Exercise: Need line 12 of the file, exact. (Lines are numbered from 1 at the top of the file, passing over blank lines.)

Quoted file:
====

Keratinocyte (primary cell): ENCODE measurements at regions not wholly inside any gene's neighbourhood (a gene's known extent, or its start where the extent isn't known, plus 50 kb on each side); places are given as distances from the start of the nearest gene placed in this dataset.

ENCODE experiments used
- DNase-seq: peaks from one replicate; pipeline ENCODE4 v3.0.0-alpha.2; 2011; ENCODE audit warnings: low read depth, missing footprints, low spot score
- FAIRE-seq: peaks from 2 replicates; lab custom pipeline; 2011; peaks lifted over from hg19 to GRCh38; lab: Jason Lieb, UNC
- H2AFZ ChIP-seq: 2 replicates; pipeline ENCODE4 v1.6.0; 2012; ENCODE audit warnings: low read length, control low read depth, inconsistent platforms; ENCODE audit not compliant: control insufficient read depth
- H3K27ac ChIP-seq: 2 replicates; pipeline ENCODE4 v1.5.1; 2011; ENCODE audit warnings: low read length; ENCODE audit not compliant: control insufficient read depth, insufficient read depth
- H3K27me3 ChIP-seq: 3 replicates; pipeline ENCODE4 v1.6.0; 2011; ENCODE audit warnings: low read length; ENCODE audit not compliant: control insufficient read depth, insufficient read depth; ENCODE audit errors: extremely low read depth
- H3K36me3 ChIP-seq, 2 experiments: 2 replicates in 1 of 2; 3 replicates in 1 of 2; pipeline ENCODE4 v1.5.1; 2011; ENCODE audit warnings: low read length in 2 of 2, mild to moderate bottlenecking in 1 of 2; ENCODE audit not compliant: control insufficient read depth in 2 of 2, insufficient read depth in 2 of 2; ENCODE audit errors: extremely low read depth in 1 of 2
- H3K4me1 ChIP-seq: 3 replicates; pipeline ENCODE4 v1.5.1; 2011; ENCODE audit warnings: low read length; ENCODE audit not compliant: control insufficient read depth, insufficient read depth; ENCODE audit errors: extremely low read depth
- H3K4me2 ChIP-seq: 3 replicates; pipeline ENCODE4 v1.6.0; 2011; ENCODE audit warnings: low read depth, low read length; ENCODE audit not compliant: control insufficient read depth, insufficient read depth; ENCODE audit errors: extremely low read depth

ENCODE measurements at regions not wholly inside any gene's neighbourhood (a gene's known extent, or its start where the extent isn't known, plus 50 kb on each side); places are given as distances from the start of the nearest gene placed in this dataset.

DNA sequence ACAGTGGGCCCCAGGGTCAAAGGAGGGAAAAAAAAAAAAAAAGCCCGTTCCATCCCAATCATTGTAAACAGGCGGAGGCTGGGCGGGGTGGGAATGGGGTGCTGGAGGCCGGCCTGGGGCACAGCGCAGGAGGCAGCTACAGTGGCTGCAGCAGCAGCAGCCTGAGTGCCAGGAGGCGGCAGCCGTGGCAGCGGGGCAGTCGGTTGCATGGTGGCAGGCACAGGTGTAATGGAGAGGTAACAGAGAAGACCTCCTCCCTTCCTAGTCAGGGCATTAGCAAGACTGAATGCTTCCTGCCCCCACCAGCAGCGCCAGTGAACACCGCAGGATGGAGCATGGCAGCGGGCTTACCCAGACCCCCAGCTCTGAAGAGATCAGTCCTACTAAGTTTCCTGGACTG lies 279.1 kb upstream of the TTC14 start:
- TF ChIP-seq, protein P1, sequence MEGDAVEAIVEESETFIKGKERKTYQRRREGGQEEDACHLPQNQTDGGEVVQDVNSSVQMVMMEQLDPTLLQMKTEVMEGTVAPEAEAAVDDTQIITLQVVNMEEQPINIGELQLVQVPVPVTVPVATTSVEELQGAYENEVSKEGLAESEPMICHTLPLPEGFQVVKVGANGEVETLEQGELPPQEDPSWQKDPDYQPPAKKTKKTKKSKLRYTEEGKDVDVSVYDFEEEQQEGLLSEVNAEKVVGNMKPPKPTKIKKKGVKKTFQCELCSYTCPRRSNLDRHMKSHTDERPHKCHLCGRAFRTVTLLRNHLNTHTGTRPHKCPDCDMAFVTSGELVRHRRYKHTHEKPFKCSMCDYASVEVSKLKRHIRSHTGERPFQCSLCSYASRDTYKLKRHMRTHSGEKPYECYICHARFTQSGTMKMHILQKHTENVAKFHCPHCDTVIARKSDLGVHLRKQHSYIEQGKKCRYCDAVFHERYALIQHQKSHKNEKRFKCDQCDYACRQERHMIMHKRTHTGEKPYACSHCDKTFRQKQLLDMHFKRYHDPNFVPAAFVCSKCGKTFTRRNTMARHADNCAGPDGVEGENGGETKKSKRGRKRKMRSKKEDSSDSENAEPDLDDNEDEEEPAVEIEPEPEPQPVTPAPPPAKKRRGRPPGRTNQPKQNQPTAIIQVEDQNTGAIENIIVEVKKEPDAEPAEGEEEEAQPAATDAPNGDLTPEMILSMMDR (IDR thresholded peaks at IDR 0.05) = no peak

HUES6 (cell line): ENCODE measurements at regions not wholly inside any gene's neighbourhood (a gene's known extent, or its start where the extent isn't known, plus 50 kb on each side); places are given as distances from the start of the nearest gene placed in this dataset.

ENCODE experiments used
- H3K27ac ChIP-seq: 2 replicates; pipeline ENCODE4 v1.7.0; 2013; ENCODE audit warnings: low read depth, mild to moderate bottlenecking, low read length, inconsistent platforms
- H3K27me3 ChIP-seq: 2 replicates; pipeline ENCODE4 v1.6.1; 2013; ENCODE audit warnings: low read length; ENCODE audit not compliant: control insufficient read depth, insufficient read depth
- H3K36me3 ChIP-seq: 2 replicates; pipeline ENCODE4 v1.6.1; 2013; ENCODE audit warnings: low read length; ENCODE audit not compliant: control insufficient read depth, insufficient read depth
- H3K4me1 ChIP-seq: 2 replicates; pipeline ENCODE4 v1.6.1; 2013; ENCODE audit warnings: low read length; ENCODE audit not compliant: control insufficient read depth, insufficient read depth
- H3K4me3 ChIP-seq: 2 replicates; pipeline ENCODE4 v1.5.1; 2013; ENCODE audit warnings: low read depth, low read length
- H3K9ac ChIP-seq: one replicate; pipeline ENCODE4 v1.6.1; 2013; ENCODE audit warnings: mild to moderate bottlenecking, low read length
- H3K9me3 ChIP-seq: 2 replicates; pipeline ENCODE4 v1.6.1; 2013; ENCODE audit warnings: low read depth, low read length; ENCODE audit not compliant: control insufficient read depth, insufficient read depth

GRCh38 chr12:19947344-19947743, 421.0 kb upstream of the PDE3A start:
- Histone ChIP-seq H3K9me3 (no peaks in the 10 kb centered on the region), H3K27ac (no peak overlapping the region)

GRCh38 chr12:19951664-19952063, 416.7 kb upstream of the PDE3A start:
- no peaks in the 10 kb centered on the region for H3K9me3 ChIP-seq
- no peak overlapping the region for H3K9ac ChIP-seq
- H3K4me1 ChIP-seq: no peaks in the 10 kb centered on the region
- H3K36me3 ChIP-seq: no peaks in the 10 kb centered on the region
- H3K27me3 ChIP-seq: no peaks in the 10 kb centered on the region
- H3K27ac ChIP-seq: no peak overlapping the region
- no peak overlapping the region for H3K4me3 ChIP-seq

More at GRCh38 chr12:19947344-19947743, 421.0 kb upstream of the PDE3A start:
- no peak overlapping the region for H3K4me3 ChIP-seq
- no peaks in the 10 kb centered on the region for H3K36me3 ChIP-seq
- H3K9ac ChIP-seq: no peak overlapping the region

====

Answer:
DNA sequence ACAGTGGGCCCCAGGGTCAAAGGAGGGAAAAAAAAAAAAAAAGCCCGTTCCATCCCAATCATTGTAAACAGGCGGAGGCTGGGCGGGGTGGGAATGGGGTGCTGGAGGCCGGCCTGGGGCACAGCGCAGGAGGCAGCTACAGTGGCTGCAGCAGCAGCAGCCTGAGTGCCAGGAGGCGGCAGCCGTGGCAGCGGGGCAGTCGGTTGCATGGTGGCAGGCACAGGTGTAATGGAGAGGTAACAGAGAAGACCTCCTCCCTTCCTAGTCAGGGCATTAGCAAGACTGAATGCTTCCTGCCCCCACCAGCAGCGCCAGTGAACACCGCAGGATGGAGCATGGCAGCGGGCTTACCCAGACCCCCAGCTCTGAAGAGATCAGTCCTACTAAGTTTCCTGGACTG lies 279.1 kb upstream of the TTC14 start: